(Like many Netflix customers, I too can get quite lax with the timely watching and returning of my movies, which of course defeats the entire purpose of having a flat-rate rental plan in the first place. To combat that, I am now writing standardized mini-reviews of each and every movie I end up watching through Netflix, both instantly and on DVD. Don't forget, all previous 'Justify My Netflix' reviews can be found on CCLaP's main movie page.)
Why I added it to my queue: Because this is just one of a thousand classic movies that I've been meaning to watch but never have; and a brand-new restoration and digital print of it last year finally gave me a good excuse to do so.
The reality: Oh, it was okay, I suppose; but I have to confess, for a film that's generated so much praise over the years (it garnered Humphrey Bogart his only Oscar, is one of only a few hundred films in the Library of Congress archives, and was declared by the AFI a few years ago to be the 65th best movie of all time), I found the actual viewing experience to be kind of disappointing, essentially yet another '50s buddy action flick and romantic comedy full of corny dialogue and rotoscoping nightmares, and with an ugly "let's kill us some dirty Germans" rah-rah jingoism that you could still get away with in the decade following World War Two but that is cringe-inducing now, the whole thing making such a splash in the first place mostly because of it featuring large amounts of location footage actually shot in the African jungle, the very first color Hollywood film in history to do so. (For those who don't know, the story is based on a C.S. Forester novel about a group of Brits in German-controlled East Africa in the 1910s, including a salty ship's captain and a prim missionary, and how they suddenly find the need to high-tail it out of there once World War One breaks out, but not before using the captain's broken-down Victorian-era boat and the mine explosives he was transporting to ram into a German warship that had been causing all kinds of trouble to the allied forces. Bogart is rather awkwardly shoehorned into his role by making him Canadian instead of the original Cockney, thus allowing for all the corny "Do It For Your Queen" dialogue from the book to remain.) As such, then, it's certainly good for a larf on a Sunday afternoon, but doesn't even hold a candle to so many other films from the period with profoundly better scripts, a good-looking but cheese-filled two hours that will make you praise God that Hollywood eventually got rid of the Hays Code. It comes recommended today only with those caveats in mind.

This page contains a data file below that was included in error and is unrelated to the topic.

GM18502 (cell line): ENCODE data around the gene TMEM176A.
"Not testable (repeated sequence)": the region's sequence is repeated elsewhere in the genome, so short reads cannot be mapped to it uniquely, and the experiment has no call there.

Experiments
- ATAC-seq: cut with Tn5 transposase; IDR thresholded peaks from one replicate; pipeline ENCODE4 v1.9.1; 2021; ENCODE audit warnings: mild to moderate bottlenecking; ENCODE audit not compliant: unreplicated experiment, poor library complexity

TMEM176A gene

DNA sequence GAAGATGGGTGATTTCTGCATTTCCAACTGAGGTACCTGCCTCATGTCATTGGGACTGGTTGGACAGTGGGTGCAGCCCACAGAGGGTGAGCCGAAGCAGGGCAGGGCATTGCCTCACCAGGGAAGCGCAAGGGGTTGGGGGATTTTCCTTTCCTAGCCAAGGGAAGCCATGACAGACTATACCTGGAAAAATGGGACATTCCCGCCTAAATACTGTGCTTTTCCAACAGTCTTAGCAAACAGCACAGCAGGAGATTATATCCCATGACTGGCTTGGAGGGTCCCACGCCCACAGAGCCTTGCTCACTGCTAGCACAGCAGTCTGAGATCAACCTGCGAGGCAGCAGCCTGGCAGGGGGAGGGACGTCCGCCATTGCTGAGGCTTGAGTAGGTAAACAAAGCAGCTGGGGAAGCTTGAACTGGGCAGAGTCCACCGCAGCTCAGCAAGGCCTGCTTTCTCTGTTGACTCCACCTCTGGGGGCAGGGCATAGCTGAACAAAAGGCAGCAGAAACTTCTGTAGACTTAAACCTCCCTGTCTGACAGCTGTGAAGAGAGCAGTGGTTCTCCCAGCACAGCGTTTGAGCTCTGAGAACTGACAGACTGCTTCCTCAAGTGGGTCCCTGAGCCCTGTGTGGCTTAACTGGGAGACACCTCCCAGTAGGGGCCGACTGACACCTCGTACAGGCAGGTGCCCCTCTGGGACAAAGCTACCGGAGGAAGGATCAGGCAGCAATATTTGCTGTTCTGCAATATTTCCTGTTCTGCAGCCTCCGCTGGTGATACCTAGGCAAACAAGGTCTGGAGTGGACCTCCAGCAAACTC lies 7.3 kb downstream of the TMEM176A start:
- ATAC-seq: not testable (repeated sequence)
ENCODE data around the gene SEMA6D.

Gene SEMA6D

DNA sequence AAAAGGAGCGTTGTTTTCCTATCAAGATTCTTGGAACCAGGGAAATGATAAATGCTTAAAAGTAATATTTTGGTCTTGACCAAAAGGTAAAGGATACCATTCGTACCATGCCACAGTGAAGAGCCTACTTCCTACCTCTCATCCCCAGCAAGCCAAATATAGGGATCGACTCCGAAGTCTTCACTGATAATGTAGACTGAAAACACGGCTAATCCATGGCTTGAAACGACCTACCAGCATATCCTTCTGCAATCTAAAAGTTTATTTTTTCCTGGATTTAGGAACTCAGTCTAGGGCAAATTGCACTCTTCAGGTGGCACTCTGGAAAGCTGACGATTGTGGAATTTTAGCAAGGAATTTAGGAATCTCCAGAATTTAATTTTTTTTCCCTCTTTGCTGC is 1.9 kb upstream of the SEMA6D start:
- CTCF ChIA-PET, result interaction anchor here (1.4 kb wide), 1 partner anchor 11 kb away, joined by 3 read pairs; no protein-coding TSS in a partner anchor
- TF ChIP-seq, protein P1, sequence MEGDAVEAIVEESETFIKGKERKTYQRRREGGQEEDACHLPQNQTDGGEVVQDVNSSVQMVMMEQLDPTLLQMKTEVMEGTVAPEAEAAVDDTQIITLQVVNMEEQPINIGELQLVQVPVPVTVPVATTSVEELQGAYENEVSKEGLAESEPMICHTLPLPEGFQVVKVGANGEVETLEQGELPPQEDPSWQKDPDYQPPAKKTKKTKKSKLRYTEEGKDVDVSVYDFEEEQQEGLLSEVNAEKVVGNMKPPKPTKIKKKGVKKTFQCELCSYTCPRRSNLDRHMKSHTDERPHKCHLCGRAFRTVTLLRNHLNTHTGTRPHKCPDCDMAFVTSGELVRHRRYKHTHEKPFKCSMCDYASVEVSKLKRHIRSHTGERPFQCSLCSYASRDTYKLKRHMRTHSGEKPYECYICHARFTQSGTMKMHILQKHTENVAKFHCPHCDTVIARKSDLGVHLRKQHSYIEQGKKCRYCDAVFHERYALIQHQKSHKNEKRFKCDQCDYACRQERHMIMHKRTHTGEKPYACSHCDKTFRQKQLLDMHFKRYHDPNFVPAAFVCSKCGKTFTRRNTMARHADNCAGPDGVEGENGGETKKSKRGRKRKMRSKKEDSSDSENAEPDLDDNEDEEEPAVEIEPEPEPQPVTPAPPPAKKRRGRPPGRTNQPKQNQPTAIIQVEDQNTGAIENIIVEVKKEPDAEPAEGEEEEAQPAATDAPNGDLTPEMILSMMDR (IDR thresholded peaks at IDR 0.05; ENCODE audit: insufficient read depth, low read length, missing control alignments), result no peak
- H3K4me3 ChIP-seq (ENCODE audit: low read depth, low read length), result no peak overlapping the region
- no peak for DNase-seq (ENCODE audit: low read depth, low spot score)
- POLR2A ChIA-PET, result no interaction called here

Strangest piece of trivia: The "Jungle Cruise" attraction at Disney World is largely based off the look and feel of this movie, despite it not being a Disney production.
Worth your time? Kinda